However, in looking deeper at "The Core Of Martial arts" we find that past masters where more than just instructors of their art they where mentors to the students that they taught. The mentor philosophy inspired students not only to be better martial artists but also more importantly, better human beings. The end result being martial arts is just that, - 'martial arts' - with no bad press or obsessive compulsions to compare one art to another. The bottom line was that one individual (the instructor) could make a difference.
The principles and values contained in many of the oldest martial arts books gave as much press to the virtues of wisdom as they did to actual techniques. The Bubishi, states "In spite developing only mediocre skills, one can still enjoy immeasurable rewards and find direction through helping their fellow man. Austere conditioning and balanced nutrition are the corner stones of mental stability - and austere conditioning must be evenly balanced with philosophical assimilation and protracted introspection" (translated by Patrick McCarthy' - ISBN: 0-8048-2015-5). The To-Te-Jitsu by Gichin Funakoshi states "No Martial arts exists where mental concentration and development is not essential to its training" (ISBN: 0-920129-22-6).
Is it fair then to ask the question "do we as instructors fall short of the values personified by our past masters in every dimension of the martial arts?" Are we now driven so much by materialism that we are deluded into thinking that's what we really need? The past masters where totally committed to the core of martial arts (not materialism). Mental Stamina was their antidote to doubts and distractions. There is a distinct difference between commitment and interest. If we are interested in doing martial arts, we do it only when the circumstances allow us to; if we are fully committed, we make no excuses but work to get results on a consistent long-term basis.
Can we then consider promoting the martial arts as one common platform on which we take up our different locations? If we can accept this concept then the two extreme ends no longer exist and it develops respect within the arts. For example: Geoff Thompson was responsible for taking the noise out of the marital arts (he is in the street-smart/fighter category). He distilled the arts down to a narrow but effective set of techniques that work in a street confrontation. But he has still consciously followed the discipline & moral code of the martial arts as evidenced by his lifestyle and positive, proactive approach to life.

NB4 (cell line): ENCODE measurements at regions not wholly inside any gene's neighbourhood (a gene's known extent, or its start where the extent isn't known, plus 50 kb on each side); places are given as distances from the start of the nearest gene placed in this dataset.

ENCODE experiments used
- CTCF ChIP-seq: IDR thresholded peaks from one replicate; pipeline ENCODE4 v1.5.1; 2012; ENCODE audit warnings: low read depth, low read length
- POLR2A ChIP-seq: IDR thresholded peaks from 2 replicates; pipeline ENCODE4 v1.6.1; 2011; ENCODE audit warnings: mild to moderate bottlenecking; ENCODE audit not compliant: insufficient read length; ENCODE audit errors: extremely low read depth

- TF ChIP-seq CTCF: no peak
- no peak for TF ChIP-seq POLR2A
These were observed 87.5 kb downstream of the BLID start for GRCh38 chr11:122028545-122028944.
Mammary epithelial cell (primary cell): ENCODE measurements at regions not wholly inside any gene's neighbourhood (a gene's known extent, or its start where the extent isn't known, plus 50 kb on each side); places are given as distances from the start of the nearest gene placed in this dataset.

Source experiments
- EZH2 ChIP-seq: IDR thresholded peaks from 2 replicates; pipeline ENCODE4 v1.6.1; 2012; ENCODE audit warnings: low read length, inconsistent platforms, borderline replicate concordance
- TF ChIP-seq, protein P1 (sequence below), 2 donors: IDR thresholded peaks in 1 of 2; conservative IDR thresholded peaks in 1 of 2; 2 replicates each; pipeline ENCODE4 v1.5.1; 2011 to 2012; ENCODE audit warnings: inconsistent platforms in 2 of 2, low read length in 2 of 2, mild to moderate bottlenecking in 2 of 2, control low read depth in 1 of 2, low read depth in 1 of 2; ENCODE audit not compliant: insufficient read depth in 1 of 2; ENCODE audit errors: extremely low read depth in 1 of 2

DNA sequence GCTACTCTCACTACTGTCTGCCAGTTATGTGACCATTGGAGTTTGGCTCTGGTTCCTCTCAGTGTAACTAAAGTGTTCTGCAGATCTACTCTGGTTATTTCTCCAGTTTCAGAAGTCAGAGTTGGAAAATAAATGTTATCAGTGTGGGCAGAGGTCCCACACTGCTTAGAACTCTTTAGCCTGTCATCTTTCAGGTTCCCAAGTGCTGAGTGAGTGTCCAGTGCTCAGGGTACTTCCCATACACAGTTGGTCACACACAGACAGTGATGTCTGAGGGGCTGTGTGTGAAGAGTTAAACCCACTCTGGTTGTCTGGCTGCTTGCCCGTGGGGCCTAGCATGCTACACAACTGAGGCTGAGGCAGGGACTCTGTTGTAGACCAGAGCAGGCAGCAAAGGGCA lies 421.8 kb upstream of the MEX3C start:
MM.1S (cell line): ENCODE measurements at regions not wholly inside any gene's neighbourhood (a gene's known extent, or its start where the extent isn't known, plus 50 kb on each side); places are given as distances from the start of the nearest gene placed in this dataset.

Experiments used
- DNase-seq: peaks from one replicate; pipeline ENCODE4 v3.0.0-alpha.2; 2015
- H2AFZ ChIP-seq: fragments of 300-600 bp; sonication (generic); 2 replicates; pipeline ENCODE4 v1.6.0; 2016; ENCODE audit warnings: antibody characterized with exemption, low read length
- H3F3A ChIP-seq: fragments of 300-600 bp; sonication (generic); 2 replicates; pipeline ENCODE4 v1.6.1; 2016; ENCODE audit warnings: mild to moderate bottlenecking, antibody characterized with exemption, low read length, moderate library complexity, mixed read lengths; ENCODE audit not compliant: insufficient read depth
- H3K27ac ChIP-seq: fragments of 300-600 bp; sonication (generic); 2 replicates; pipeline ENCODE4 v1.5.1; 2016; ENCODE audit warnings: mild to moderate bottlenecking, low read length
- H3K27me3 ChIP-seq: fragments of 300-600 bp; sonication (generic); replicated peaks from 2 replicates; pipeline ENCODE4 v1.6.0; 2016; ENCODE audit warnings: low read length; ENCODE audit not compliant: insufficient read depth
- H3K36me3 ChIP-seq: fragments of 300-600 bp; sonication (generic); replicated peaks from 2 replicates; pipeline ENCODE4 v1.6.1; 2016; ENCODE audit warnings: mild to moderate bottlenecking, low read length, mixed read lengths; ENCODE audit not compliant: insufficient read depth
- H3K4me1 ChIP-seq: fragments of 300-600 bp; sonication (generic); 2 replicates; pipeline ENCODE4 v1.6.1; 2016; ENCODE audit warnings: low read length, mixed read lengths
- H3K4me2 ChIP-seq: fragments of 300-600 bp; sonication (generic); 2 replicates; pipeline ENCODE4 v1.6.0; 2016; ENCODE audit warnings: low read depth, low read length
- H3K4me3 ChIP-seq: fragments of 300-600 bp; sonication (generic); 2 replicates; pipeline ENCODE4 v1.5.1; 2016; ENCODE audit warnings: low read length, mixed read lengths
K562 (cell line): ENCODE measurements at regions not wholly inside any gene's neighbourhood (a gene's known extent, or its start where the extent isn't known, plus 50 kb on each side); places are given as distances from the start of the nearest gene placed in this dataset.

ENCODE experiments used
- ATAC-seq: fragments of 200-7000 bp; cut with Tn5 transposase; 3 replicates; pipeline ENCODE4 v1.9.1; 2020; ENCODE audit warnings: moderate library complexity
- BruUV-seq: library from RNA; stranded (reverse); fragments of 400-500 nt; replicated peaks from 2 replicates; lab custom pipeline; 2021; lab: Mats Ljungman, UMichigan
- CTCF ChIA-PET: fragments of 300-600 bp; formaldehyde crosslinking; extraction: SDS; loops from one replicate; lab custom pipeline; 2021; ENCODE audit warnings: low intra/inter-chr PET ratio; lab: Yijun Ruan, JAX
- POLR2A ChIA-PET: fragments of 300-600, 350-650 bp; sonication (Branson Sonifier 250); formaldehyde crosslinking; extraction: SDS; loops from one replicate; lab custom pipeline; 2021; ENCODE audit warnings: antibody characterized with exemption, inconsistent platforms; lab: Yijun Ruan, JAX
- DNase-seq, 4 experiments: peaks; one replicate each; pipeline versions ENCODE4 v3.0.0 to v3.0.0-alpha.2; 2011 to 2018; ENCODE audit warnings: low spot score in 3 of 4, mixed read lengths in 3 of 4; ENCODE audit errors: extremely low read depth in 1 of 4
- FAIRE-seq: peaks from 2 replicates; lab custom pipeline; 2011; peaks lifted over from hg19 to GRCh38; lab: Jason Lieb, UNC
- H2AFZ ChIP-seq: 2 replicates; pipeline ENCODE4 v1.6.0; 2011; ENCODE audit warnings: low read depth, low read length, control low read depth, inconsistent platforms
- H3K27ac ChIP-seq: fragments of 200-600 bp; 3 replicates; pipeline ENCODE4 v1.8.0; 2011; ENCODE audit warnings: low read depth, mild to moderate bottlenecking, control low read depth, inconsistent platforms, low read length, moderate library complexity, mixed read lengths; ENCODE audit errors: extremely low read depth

We can also promote that participation in the martial arts was valued by past cultures and deemed to be beneficial to the practitioner's health - it was a way of life (not just training). This still holds true today, but the quality of a practitioner's experience depends on the environment created by the instructor. As Instructors we have a responsibility to remain aware of our own behaviour and to understand how our students may perceive what we do and say.
The inspiration to write this article is credited to my good friend and training partner Mike Bennett (he has trained in Mayo-Shin-Do for over 17 years). Although we practice and teach different styles (my foundation is Shotokan) we still work out together and share our different views on the basis of one common platform. In Mayo-Shin-Do (the origins are from Japanese and Chinese styles) they teach traditional karate, judo and kick boxing. In the following paragraph I am repeating a few of Mike's comments (his words not mine).
"As we progress in our training, what we initially seek changes as we learn how to control the body through mental and physical form. As knowledge of combat skills increases we also need to understand first aid, the human body, and the effect of nutrition. Instructors have the responsibility to adjust their level to that of the student when sparring, which teaches respect, and builds trust. Instructors should also strive to mentor and guide students to a better way of living; the art of fighting is not always about fighting"
In the Mayo-Shin-Do system to attain black belt status you have to also pass a written test on first aid, human anatomy and nutrition. Mike is totally committed to the martial arts, in September 2004 he will be closing his successful building business so that he can teach martial arts full time.
Can we then conclude that it significantly benefits the martial arts if we all keep an open mind on the contribution others can make and the virtues of traditional concepts? If we can all achieve this and focus on hard training (and not bad press, politics and spin), then we unanimously accept the power of the following profound quote by the Dalai Lama - "Judge your success by what you had to give up in order to get it" (An Open Heart 'The Dalai Lama' - ISBN: 0-340-79430-5).
Copyright © Tony Terranova 2004